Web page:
Halong Bay Geology: How Was Halong Bay Formed?
Halong Bay has some of the most breathtaking scenery the world has to offer, much of this great natural beauty is thanks to the magnificent rock formations that dominate the bay’s landscape.
A Million-Year Journey
The formation of Halong Bay dates to over 500 million years ago. Over time the bay has gone through countless changes resulting in the magnificent natural wonder we have today. The beautiful ancient marine limestone rocks used to stand at over 1,000 meters tall. Millions of years of erosion have reduced them to their present size.
According to researchers and respected geologists, the Halong bay we see now was formed roughly 8,000 years ago dating back to a period in our Earth’s history called ‘The Middle Holocene Transgression’. This refers to a ‘marine transgression’; a time when the sea rose to a point much higher than they reach today thus making the shorelines higher and causing flooding.
Halong Bay and the surrounding area are made up of mainly of thick limestone, just like the famous limestone karsts that can be seen sprouting majestically throughout the bay’s waters. The limestone that is found in Halong Bay began forming during the Carboniferous period, around 340 million years ago. At this point, the Earth was much warmer and wetter than it is today, and due to large swamps carbonate sediment moved into the oceans. This resulted in the gradual hardening and thickening of the limestone over many millions of years. This limestone achieved a thickness of 1,200 meters, and these are the famous karsts that we see today.
Thanks to these millions of years of erosion from the rain and the sea, Halong Bay is also home to unique valleys and an impressive maze of caves! The oldest of these caves are called ‘Phreatic Caves’ and tend to be found at the highest levels. These Phraetic caves include the famous and aptly named ‘Sung Sot’ cave, which means ‘Surprise cave. Sung Sot is one of the biggest and most magnificent of all the caves in Halong Bay.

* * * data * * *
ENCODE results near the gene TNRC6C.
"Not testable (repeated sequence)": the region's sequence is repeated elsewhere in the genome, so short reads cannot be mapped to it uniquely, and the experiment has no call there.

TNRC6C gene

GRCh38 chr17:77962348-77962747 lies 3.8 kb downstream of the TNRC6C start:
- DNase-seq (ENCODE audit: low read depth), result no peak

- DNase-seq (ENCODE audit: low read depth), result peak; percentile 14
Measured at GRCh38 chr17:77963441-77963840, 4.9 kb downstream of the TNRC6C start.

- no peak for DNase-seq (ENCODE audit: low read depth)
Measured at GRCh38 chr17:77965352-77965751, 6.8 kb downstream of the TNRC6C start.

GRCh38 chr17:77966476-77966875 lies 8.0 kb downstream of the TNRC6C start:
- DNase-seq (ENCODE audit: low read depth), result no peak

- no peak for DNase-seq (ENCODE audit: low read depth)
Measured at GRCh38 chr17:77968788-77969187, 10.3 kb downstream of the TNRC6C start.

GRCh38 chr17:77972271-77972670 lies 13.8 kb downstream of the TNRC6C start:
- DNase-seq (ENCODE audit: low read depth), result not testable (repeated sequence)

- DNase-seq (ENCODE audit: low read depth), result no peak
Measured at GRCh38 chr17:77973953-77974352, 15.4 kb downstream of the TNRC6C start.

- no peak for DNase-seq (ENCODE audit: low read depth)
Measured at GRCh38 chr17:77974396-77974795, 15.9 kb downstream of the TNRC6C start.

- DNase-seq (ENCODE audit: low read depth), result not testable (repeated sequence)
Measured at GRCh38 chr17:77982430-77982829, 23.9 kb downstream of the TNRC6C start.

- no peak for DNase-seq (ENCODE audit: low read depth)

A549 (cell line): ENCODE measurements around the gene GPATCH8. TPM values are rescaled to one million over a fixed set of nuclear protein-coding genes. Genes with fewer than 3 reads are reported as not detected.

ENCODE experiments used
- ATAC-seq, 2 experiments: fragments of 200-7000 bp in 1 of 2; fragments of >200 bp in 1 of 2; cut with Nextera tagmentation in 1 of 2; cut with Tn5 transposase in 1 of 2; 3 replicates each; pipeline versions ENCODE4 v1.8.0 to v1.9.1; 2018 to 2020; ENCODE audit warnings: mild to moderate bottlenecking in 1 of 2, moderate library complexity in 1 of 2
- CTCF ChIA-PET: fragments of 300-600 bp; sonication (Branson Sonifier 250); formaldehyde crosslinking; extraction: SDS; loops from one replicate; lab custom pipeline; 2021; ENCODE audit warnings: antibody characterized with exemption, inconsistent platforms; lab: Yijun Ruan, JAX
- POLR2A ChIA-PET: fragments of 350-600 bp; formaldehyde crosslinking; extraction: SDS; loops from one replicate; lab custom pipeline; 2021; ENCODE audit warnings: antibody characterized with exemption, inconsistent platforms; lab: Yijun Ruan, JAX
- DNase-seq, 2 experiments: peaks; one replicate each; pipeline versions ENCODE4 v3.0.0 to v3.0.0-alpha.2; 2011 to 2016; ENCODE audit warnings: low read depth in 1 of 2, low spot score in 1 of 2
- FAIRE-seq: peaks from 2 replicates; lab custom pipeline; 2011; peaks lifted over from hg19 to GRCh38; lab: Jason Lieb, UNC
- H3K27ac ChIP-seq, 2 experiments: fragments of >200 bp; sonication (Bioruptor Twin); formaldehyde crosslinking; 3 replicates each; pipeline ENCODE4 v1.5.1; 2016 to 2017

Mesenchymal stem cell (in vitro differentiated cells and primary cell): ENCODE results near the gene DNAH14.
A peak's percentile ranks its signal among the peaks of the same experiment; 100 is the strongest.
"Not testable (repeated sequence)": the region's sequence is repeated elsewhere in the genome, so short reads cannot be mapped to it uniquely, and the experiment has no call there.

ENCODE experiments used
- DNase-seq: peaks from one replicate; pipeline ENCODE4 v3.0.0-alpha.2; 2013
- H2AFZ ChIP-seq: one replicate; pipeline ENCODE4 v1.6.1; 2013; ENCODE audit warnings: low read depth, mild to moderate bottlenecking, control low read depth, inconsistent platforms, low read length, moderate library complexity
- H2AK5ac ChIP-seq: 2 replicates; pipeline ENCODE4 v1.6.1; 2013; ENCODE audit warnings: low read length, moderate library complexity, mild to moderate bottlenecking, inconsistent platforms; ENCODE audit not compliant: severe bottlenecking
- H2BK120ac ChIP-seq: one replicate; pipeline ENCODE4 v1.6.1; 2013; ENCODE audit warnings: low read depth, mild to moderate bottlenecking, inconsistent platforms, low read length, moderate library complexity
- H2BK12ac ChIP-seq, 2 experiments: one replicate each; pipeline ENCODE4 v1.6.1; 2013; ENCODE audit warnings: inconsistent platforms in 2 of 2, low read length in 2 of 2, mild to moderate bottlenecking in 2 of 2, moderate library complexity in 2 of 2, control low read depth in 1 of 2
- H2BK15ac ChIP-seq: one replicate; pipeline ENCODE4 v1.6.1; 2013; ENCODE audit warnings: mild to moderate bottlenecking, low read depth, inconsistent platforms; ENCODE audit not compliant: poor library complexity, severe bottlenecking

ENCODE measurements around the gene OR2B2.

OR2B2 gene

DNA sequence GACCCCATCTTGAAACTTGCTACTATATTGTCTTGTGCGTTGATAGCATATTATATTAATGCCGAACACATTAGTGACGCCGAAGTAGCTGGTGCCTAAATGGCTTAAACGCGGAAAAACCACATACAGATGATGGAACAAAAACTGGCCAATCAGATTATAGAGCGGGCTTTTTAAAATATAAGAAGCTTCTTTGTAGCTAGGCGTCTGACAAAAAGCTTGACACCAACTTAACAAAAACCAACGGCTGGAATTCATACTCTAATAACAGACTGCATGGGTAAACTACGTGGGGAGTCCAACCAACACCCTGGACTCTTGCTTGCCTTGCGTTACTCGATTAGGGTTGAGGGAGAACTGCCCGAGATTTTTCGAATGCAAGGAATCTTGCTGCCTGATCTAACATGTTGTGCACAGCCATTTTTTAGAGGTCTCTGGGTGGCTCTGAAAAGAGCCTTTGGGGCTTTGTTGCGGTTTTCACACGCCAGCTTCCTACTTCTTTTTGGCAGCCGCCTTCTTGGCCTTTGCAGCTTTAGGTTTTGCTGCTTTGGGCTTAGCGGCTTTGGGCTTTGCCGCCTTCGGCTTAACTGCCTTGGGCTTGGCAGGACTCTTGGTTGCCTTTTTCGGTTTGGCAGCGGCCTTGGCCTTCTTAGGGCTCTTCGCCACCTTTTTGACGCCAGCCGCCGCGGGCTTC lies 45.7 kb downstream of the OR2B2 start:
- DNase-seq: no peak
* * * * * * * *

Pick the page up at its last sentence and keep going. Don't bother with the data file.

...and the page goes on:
Another stunning geological feature of Halong Bay is the Ba Ham lake system. The Ba Ham lakes are a system of underground lakes connected by hidden caves and created completely by sea erosion. Above these lakes there are hanging stalactites - stalactites are formed when water containing calcium bicarbonate drips from the ceiling of a limestone cave. Over thousands of years, these calcium bicarbonate deposits build up to form perfect stalactite and stalagmite pairs.
According to Dr. Tran Duc Thanh, of the Haiphong Institute of Oceanology, and Dr. Tony Waltham, a geologist at Nottingham Trent University, the landscape of Halong Bay is of “international significance and of fundamental importance to the science of geo-morphology”. The karsts found in Halong Bay are a magnificent example of the development of a limestone landscape over millions of years and the fact of the marine transgression which caused the extreme sea erosion on these karsts makes Halong Bay almost unique. This must not be taken for granted and must be conserved as an important part of world heritage.
- 1. Thanh, T. D, N. Can and D. D. Nga. 1997. Coastal development of Do Son – Ha Long Area during Holocene. In: Marine Geology and Geophysics. Sci and Tech. Pub. House. Ha Noi. p. 199 - 212
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